It’s another pretty good day for those who collect Kindle deals. I’d put Never Settle for Normal and Friends and Lovers at the top of the list.
(Yesterday on the blog: The Celebrity Pastor We’ve Never Known)
I enjoyed this interview with Conrad Mbewe (who, as it happens, is one of my favorite people). He doesn’t hold back! “This is a mystery to me, why educated people who use their brains in their professions are content to leave their brains at home when they go to church. There are many people who are content with the anti-intellectual emotionalism that is common in many churches in Southern Africa.”
Melissa has wisdom for parents. “Being large and in charge has its place in Christian parenthood I suppose, but more often than not the path to our kids’ hearts is paved with humility, gentleness, and spiritual eyesight, especially as they grow older. We grow and change as we allow parenthood to push us toward humility and reliance on a good God who loves us in spite of our own heart troubles.”
How did God save people before the death and resurrection of Jesus Christ? Peter Gentry answers in this video.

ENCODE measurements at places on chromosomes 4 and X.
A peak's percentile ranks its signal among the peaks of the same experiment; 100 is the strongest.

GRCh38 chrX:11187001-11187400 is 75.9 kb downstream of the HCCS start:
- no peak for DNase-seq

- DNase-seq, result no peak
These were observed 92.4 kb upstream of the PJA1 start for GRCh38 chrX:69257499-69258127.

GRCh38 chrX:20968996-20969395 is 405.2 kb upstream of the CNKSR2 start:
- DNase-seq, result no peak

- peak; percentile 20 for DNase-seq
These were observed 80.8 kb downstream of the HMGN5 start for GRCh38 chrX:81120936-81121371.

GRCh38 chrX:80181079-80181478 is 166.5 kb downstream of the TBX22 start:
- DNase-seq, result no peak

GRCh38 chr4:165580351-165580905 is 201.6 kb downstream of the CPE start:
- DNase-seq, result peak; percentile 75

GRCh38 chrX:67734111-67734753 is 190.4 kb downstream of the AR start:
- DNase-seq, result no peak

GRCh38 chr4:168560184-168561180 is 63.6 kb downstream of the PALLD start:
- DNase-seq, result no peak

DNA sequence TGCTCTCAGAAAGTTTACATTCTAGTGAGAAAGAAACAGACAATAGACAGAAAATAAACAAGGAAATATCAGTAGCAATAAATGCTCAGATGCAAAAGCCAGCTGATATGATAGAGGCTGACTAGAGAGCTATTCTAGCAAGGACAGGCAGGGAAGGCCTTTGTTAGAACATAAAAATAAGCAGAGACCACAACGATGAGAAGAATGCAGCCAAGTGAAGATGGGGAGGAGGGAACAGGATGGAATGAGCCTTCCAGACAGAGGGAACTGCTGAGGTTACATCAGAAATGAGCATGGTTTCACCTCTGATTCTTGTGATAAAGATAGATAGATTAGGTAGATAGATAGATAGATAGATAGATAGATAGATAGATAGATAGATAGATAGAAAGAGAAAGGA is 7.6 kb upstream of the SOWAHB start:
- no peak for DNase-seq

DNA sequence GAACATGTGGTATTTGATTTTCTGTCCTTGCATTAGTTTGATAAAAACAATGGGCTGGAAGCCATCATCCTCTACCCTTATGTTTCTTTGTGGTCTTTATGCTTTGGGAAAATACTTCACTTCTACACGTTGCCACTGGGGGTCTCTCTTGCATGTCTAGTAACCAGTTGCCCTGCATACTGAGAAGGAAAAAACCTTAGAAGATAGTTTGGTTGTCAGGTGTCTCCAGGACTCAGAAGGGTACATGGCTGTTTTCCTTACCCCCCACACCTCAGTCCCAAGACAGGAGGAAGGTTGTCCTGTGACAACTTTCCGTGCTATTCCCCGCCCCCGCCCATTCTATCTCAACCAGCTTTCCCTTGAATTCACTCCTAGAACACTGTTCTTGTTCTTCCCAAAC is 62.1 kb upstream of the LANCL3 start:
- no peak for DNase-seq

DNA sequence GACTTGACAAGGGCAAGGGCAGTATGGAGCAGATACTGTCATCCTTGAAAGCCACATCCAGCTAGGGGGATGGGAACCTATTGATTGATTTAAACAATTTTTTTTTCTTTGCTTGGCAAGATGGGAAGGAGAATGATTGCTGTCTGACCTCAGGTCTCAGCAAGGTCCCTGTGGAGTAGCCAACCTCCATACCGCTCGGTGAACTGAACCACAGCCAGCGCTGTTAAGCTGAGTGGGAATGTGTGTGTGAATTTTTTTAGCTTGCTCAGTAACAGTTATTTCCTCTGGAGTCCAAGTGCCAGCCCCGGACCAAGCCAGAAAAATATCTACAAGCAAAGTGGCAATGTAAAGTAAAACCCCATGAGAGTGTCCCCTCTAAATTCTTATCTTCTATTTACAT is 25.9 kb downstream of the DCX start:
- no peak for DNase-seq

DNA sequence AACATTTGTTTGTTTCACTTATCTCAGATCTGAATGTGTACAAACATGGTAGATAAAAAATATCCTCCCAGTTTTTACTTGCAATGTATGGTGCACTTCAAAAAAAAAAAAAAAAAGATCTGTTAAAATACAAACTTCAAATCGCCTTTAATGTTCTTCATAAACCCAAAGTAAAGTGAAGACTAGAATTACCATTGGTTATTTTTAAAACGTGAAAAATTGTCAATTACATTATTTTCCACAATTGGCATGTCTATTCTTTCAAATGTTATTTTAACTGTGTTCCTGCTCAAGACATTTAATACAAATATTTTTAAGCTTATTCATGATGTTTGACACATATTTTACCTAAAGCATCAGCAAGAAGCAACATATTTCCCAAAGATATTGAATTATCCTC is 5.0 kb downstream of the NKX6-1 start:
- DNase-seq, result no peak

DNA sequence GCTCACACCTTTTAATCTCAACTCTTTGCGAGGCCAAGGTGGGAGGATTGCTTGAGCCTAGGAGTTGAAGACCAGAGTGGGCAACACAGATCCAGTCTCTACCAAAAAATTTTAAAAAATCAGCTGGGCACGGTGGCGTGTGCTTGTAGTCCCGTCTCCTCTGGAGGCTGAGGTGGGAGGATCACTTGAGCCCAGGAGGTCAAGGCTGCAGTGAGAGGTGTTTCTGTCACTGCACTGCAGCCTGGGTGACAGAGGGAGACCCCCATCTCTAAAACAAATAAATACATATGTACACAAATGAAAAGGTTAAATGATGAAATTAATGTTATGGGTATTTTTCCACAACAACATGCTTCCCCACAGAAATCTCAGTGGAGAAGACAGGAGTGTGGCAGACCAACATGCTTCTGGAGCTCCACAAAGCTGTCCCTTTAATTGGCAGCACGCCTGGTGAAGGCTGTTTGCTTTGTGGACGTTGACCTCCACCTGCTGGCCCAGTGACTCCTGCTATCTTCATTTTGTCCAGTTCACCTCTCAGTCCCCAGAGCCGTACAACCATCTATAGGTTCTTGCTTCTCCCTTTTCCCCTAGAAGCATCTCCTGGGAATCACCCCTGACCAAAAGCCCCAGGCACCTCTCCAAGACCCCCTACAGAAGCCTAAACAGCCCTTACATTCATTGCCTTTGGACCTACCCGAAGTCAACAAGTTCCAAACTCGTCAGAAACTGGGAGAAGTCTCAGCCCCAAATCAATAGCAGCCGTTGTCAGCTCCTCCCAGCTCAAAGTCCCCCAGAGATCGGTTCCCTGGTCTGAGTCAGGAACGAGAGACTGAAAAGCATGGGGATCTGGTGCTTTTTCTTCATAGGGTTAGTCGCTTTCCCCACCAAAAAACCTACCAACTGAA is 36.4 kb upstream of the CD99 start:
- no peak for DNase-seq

True Woman is beginning a series called “Ask An Older Woman” and the first entry in the series is for grandmothers whose grandchildren are far away. “How can I, as a grandma, stay connected with my grandchildren, who live six to seven hours away, and show them how much they need God and His Word and how important He is?”
You’ve heard that you’re supposed to wash your hands for as long as it takes you to sing “Happy Birthday” twice. But who wants to sing that song? This little site lets you input whatever song you want, and it will tell you how much of it to sing to get your hands properly scrubbed.
Here’s a reflection on patience as a Christian virtue. “More than ever before I saw that patience and waiting are inextricably linked, and that waiting means trusting God’s plan, God’s timing, and not my own. And I could trust God’s plan because of who God is.”
I think many of us can identify with this article. It’s amazing how the Lord’s Supper, a great sign of unity among God’s people, can become an occasion for disunity. “I’d much rather use real wine and real bread, but don’t want to exclude those for whom this is difficult. I don’t want a range of ‘offers’ in the elements as that is so damaging to the enacted sermon of partaking in one loaf, and one cup. I don’t want to be hygiene obsessed, but recognise the cultural significance of hygiene in our context.”
There is a cost to busyness, but there is a more subtle cost to being perceived as busy. When people believe that I’m busy, they also believe that I am unapproachable.
The world tells us to follow the motivations of our hearts—in other words, to do whatever we want. In contrast, Scripture gives us boundaries that aren’t meant to stifle us but instead to help us to walk in the freedom of Christ.—Trillia Newbell